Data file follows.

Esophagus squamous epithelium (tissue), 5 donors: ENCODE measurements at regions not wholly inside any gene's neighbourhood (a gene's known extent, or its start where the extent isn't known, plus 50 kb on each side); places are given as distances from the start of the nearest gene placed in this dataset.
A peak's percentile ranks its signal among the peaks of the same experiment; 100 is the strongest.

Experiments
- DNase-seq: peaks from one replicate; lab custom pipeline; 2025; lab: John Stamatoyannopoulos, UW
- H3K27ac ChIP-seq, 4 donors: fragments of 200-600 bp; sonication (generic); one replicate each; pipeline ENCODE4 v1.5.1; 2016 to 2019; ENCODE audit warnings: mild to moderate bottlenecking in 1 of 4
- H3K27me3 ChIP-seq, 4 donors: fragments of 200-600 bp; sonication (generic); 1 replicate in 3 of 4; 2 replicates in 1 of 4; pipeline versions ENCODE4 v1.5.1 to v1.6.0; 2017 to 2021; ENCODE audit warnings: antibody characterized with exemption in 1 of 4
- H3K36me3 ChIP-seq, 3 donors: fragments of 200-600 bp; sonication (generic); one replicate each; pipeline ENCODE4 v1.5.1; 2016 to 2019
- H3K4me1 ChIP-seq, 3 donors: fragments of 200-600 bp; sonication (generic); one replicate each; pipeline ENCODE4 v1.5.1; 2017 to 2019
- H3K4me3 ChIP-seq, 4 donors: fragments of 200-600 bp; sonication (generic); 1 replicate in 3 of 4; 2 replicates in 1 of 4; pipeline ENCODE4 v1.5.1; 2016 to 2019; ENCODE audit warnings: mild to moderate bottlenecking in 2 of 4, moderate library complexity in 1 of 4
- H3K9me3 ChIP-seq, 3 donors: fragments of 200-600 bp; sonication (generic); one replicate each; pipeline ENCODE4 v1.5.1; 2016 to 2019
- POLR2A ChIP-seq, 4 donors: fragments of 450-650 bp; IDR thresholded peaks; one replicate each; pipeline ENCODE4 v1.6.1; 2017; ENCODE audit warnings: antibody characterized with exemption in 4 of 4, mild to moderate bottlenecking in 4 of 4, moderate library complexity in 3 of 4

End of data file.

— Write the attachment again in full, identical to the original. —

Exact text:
Esophagus squamous epithelium (tissue), 5 donors: ENCODE measurements at regions not wholly inside any gene's neighbourhood (a gene's known extent, or its start where the extent isn't known, plus 50 kb on each side); places are given as distances from the start of the nearest gene placed in this dataset.
A peak's percentile ranks its signal among the peaks of the same experiment; 100 is the strongest.

Experiments
- DNase-seq: peaks from one replicate; lab custom pipeline; 2025; lab: John Stamatoyannopoulos, UW
- H3K27ac ChIP-seq, 4 donors: fragments of 200-600 bp; sonication (generic); one replicate each; pipeline ENCODE4 v1.5.1; 2016 to 2019; ENCODE audit warnings: mild to moderate bottlenecking in 1 of 4
- H3K27me3 ChIP-seq, 4 donors: fragments of 200-600 bp; sonication (generic); 1 replicate in 3 of 4; 2 replicates in 1 of 4; pipeline versions ENCODE4 v1.5.1 to v1.6.0; 2017 to 2021; ENCODE audit warnings: antibody characterized with exemption in 1 of 4
- H3K36me3 ChIP-seq, 3 donors: fragments of 200-600 bp; sonication (generic); one replicate each; pipeline ENCODE4 v1.5.1; 2016 to 2019
- H3K4me1 ChIP-seq, 3 donors: fragments of 200-600 bp; sonication (generic); one replicate each; pipeline ENCODE4 v1.5.1; 2017 to 2019
- H3K4me3 ChIP-seq, 4 donors: fragments of 200-600 bp; sonication (generic); 1 replicate in 3 of 4; 2 replicates in 1 of 4; pipeline ENCODE4 v1.5.1; 2016 to 2019; ENCODE audit warnings: mild to moderate bottlenecking in 2 of 4, moderate library complexity in 1 of 4
- H3K9me3 ChIP-seq, 3 donors: fragments of 200-600 bp; sonication (generic); one replicate each; pipeline ENCODE4 v1.5.1; 2016 to 2019
- POLR2A ChIP-seq, 4 donors: fragments of 450-650 bp; IDR thresholded peaks; one replicate each; pipeline ENCODE4 v1.6.1; 2017; ENCODE audit warnings: antibody characterized with exemption in 4 of 4, mild to moderate bottlenecking in 4 of 4, moderate library complexity in 3 of 4